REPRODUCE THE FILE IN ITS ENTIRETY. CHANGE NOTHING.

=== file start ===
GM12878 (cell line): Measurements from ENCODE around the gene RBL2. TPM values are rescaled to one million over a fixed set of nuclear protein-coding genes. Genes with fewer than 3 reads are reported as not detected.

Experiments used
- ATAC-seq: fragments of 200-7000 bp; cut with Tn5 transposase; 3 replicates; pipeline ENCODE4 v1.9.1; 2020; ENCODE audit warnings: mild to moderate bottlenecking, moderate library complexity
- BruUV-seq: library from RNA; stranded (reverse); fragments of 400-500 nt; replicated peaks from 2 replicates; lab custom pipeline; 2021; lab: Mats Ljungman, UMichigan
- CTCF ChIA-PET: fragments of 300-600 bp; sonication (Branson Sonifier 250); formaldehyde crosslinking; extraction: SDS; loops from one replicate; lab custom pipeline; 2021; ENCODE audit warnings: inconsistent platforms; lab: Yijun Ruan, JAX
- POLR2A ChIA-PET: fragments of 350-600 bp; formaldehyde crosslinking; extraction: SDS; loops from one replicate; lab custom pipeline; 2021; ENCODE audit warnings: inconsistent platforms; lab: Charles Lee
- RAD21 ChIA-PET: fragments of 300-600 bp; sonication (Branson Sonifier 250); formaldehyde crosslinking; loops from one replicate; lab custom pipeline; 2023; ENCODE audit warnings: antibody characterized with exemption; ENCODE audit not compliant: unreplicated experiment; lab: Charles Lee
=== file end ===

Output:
GM12878 (cell line): Measurements from ENCODE around the gene RBL2. TPM values are rescaled to one million over a fixed set of nuclear protein-coding genes. Genes with fewer than 3 reads are reported as not detected.

Experiments used
- ATAC-seq: fragments of 200-7000 bp; cut with Tn5 transposase; 3 replicates; pipeline ENCODE4 v1.9.1; 2020; ENCODE audit warnings: mild to moderate bottlenecking, moderate library complexity
- BruUV-seq: library from RNA; stranded (reverse); fragments of 400-500 nt; replicated peaks from 2 replicates; lab custom pipeline; 2021; lab: Mats Ljungman, UMichigan
- CTCF ChIA-PET: fragments of 300-600 bp; sonication (Branson Sonifier 250); formaldehyde crosslinking; extraction: SDS; loops from one replicate; lab custom pipeline; 2021; ENCODE audit warnings: inconsistent platforms; lab: Yijun Ruan, JAX
- POLR2A ChIA-PET: fragments of 350-600 bp; formaldehyde crosslinking; extraction: SDS; loops from one replicate; lab custom pipeline; 2021; ENCODE audit warnings: inconsistent platforms; lab: Charles Lee
- RAD21 ChIA-PET: fragments of 300-600 bp; sonication (Branson Sonifier 250); formaldehyde crosslinking; loops from one replicate; lab custom pipeline; 2023; ENCODE audit warnings: antibody characterized with exemption; ENCODE audit not compliant: unreplicated experiment; lab: Charles Lee